My team recently cleaned up an API in an internal storage library. While it’s a simple case, it covers a couple interesting language tools and tradeoffs. Let’s dig in!

The starting point

It’s a function called enumStoreKeys that returns a Set of StoreKey enums for a given classKey. StoreKey is just an interface and we use enum implementations of it. To make the enum bit explicit we literally have it in the function name.

How can we make this better?

Removing Footguns

Right off the bat, there’s an obvious footgun here: this only applies to enums and will fail if you give it a class that isn’t an enum. Can we make that more explicit? Particularly in a way that doesn’t wait until runtime to find out?

We could mark it in the generic

Now we’ve made T a subtype of Enum<T>, which is a roundabout way of saying we want it to be enum.

But now we’ve lost the StoreKey. How do we keep both?

The answer is a somewhat little-known feature of Java and Kotlin called Intersection Types. In short — you can mark a generic as extending one class and also require that it implement certain interfaces. The syntax for this in both languages can be a bit surprising if you haven’t seen it before:

In Kotlin, we move the generic bounds to a “where” clause at the end of the function signature.
In Java, we use an “&” to denote the intersection in the type declaration.

Boom. Now the compiler’s going to enforce this for us. No runtime checks needed, and the user’s going to be bounced into doing the right thing immediately. We can even remove the redundant enum prefix to the name now too.

This falls into a grey areas as far as whether or not it’s a breaking change. By the letter of the law, it technically isn’t a breaking change at runtime. Is does potentially break calling code though at compile-time with the stricter requirements. As it’s also basically enforcing what was already enforced at runtime, it’s the kind of change I’d possibly make even in a semantically versioned project (without the rename of course). It’s tricky though, and you’d have to take each on a case-by-case basis. In our code base though, we just made the switch. This also revealed several incorrect usages that would have always failed (were always failing?) at runtime.

Optimization

The next thing we can improve here is the return type. Right now we just return a simple Set, which is fine for all intents and purposes. However, we just made the enum nature of the type explicit. Does that buy us anything? Yes!

Java has a special Set implementation just for enums called an EnumSet. From its doc:

A specialized Set implementation for use with enum types. … EnumSets are represented internally as bit vectors. This representation is extremely compact and efficient. The space and time performance of this class should be good enough to allow its use as a high-quality, type-safe alternative to traditional int-based "bit flags."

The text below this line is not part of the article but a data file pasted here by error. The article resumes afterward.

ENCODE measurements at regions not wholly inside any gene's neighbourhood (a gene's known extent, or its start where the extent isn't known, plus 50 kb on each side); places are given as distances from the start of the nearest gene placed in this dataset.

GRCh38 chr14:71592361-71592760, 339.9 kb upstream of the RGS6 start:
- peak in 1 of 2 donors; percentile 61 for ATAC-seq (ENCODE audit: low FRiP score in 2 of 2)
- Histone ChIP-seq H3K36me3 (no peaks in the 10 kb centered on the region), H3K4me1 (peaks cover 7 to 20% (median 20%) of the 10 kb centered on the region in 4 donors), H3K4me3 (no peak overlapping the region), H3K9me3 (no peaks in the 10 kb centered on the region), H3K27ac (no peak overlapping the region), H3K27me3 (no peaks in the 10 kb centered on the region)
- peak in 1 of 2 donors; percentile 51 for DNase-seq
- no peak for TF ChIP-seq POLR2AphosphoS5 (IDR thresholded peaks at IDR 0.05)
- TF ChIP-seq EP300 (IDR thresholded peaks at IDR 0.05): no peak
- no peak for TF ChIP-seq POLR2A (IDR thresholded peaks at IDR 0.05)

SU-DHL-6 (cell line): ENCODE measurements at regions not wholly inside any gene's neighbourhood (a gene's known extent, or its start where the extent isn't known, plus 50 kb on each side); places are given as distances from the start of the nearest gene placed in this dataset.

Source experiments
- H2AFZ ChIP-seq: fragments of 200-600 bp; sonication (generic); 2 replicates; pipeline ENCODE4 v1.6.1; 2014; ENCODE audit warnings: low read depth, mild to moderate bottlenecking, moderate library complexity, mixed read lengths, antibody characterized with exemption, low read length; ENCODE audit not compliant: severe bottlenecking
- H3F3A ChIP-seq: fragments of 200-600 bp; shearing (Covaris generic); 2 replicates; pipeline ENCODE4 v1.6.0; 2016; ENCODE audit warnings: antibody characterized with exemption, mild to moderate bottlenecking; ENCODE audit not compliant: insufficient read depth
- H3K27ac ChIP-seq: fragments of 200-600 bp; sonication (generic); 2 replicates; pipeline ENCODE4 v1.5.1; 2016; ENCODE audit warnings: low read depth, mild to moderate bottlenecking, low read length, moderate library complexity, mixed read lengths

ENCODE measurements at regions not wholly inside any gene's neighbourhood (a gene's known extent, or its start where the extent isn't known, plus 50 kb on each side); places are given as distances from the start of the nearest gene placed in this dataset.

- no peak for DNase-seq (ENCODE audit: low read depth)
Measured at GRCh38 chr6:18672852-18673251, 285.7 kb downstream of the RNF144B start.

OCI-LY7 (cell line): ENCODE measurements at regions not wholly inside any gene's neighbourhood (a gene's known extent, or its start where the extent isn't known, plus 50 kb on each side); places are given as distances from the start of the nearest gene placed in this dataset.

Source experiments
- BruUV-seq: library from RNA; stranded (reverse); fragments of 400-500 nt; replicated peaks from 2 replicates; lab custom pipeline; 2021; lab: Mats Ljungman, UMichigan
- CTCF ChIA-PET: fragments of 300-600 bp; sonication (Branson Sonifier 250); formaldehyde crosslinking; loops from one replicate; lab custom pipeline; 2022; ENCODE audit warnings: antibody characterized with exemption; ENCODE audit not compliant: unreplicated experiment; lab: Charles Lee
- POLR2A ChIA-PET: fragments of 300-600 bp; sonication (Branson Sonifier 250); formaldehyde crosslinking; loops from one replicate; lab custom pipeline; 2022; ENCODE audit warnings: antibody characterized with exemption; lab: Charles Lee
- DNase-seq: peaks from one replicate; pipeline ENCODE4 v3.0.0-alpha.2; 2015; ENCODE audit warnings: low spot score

Sounds great! As it’s just a custom Set implementation, this is actually a non-breaking API change for source compatibility. We had to do a bit of work to make our implementation conform to this return type (namely — EnumSet doesn’t allow you to just give it an empty set to create from), but that’s a work load we’re happy to take on for our users. In the end, they get an optimized implementation for the returned set.

EnumSet

But wait!

This all looks fine and dandy, but there’s a couple of pitfalls here.

For Kotlin users, this is arguably a regression. Why? Set is immutable in Kotlin and this new API is actually returning a mutable collection. You could work around this by returning an immutable implementation instead though, such as Guava’s ImmutableEnumSet.

From a higher level though: Set is an API type, and EnumSet is an implementation set. Set allows for different implementations in the future, and keeps your API consumers agnostic to those implementations. We can still use EnumSet under the hood and get all the aforementioned benefits from before. You can see this in the aforementioned GuavaImmutableEnumSet as well: it’s not a public class, just an implementation detail.

Thanks to Jesse for pointing this out!

Usability

There’s one last optimization we can make here, but it’s unique to Kotlin. If we make the function inline, we can mark the type parameter T as reified. This allows us to remove the classKey argument all together and retrieve it from the type directly.

Reified

This comes at a cost though:

  1. It’s a breaking API change. For Kotlin consumers— it’s a signature change. For Java consumers — It’s effectively deleting the API, because Java can’t call reified functions. You could get around this by adding the reified function as an overload though, but at the cost of adding API surface area.
  2. inline is not free. If your function is huge, it may bloat your app. If it accesses other private APIs internal to your library, you can’t mark it inline without exposing them too. You have to decide! I personally try not to use inline if the function is more than ~10 lines or requires making other private functions public/inline with it.

While a little thing, this nicely captures how tradeoffs have to be considered for what might initially seem like an obvious win. Our storage code is actually written in Java, so we couldn’t do this change if we wanted to. Even if it was in Kotlin though, we probably would have opted against due to the usage of other private APIs in its implementation.


Takeaways

  • Prefer exposing API types, not implementation types
  • Be mindful of mutability changes
  • And most importantly

Let the compiler enforce APIs for you!

Special thanks to Jesse, Florina, and Oleg for the feedback on this!


Header photo by Daniele Levis Pelusi on Unsplash

This was originally posted on my Medium account, but I've since migrated to this personal blog.